Updated on March 16 at 2:11 p.m. ET
In 2007, two senators—one Democrat and one Republican—proposed a bill to accelerate research in human genetics. The young Democrat, a relative unknown named Barack Obama, saw a future in which regular genetic testing allowed for “personalized medicine for all Americans,” including better medical treatments, more accurate diagnoses, and safer drug prescriptions. But first, he had one condition. “I don’t want [the bill] to go anywhere until GINA passes,” he told an aide.
GINA—the Genetic Information Non-Discrimination Act—was written to stop DNA from becoming a tool of discrimination. It prevented employers from basing employment decisions on someone’s genes, and it stopped health insurers from denying coverage or charging higher premiums if someone had, say, a gene that upped their cancer risk. First proposed in 2003,1 it went through several incarnations before finally being passed in 2008, with nigh-unanimous bipartisan support. It was a symbolic deterrent, designed to protect against a form of discrimination that didn’t really exist yet, but was deeply feared.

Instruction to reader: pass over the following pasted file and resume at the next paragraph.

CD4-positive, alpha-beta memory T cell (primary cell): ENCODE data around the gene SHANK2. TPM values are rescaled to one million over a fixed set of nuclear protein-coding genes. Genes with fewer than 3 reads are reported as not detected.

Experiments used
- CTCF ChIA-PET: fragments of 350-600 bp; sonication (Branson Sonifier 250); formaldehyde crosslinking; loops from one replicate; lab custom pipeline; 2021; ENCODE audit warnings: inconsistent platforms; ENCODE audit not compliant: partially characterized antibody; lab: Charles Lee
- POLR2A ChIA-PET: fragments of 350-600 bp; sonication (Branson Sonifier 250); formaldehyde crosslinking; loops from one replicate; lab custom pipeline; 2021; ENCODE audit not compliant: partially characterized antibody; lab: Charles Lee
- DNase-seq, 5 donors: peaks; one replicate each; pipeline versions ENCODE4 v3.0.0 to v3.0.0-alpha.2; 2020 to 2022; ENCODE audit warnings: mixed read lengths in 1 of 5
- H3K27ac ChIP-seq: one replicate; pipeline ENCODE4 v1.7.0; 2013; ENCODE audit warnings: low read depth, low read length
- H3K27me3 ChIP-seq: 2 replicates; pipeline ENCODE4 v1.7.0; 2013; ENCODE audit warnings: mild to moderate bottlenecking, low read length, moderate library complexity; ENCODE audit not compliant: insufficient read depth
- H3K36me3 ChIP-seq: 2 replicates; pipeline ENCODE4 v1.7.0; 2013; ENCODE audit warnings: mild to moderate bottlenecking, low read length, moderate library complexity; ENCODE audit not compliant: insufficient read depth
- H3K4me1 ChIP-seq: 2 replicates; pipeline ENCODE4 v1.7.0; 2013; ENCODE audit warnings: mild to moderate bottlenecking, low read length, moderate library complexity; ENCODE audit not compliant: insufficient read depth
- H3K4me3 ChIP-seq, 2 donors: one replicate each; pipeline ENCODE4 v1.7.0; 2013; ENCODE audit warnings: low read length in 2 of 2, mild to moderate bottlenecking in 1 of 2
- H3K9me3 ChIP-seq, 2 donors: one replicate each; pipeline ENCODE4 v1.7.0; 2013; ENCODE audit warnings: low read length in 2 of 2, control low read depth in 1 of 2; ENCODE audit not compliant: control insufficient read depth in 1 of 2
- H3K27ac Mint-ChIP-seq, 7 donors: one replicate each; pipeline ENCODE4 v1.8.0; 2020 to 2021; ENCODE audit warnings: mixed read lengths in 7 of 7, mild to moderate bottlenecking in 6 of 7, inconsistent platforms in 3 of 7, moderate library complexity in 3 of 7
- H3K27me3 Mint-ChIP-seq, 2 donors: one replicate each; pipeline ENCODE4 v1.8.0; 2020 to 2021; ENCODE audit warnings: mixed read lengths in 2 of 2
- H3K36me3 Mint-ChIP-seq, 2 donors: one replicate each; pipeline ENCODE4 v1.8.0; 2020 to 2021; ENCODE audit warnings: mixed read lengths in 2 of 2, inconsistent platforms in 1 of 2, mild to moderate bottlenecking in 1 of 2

With protections in place, then-President Obama finally got his wish in 2015, and launched the Precision Medicine Initiative—an ambitious plan to collect genetic and health information from one million Americans by the end of 2019. This hoard of data would give scientists an unprecedented look at the links between genetics, lifestyle, environment, and health, and allow them to start truly tailoring medical treatments at a personal level. This year, the initiative, now rebranded as the All of Us cohort, will start recruiting its first volunteers.